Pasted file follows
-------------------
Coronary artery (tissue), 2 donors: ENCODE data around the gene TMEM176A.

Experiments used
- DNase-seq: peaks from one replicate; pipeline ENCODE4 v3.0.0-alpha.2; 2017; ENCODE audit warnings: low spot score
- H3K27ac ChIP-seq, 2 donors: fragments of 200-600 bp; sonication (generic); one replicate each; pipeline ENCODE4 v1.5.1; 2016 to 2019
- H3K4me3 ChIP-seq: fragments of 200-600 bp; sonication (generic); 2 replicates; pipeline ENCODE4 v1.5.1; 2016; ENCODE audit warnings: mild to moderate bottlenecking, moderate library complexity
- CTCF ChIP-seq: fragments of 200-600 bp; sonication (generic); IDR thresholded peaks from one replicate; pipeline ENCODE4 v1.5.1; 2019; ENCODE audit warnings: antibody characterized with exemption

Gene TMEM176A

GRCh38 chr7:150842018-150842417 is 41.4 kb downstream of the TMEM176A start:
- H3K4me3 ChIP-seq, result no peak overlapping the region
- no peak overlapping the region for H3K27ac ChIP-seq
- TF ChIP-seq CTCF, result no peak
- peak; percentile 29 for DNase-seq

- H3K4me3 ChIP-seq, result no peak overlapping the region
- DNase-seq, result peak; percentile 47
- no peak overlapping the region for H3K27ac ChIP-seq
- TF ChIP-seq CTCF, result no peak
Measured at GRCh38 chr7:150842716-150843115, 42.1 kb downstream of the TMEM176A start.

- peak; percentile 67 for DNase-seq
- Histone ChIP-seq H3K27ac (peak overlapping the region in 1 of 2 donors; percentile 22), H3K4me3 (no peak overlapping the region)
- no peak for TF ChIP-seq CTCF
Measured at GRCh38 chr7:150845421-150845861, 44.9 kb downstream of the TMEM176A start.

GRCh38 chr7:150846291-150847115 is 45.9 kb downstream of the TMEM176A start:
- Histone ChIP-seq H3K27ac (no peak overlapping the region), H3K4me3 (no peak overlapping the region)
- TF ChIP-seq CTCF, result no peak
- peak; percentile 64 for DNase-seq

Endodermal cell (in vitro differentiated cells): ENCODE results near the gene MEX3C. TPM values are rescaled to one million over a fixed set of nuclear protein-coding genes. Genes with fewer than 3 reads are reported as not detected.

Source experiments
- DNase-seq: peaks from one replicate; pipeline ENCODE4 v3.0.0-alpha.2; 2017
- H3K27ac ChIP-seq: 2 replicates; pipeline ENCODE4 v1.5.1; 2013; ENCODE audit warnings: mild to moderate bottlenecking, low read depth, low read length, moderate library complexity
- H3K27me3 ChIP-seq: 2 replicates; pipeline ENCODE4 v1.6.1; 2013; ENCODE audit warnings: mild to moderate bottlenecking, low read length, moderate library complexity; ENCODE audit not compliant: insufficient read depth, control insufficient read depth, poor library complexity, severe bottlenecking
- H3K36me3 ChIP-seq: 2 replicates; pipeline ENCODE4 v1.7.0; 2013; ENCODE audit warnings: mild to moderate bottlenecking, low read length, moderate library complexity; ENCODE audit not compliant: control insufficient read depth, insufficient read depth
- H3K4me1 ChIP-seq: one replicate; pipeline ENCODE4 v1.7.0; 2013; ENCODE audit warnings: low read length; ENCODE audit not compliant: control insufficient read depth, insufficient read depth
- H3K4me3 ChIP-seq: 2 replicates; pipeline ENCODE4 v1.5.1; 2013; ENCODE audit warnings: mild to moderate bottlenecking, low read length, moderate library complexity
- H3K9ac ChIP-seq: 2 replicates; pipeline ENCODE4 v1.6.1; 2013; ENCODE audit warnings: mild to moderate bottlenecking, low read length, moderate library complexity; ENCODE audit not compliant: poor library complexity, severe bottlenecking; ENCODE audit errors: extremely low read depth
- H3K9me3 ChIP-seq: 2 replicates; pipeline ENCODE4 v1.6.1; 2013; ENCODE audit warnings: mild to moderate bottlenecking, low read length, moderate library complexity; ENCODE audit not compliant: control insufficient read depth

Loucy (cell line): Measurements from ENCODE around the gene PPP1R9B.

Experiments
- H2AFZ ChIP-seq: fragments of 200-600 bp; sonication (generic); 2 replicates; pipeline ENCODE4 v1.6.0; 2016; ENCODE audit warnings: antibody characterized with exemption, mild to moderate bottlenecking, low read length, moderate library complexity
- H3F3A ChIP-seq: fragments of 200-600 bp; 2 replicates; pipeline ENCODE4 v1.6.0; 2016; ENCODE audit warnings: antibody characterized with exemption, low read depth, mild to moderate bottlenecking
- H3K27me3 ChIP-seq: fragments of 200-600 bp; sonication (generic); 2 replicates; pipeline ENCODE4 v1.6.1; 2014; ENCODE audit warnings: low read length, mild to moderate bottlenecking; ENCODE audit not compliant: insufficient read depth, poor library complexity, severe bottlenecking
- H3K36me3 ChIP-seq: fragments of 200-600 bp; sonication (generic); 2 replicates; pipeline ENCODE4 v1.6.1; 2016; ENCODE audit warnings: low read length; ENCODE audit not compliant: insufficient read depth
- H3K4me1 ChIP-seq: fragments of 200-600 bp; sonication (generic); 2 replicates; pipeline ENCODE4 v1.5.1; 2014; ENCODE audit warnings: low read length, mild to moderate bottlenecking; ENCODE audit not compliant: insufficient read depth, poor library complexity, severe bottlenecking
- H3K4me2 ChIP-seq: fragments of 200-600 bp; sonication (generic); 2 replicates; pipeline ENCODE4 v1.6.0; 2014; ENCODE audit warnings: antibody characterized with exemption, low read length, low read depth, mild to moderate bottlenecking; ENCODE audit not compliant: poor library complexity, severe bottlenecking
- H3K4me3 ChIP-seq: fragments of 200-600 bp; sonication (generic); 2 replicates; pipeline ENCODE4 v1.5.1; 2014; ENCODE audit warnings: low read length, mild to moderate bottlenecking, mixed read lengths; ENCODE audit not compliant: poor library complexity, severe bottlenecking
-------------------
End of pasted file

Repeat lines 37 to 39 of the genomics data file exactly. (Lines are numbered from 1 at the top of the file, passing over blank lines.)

Experiments
- H2AFZ ChIP-seq: fragments of 200-600 bp; sonication (generic); 2 replicates; pipeline ENCODE4 v1.6.0; 2016; ENCODE audit warnings: antibody characterized with exemption, mild to moderate bottlenecking, low read length, moderate library complexity
- H3F3A ChIP-seq: fragments of 200-600 bp; 2 replicates; pipeline ENCODE4 v1.6.0; 2016; ENCODE audit warnings: antibody characterized with exemption, low read depth, mild to moderate bottlenecking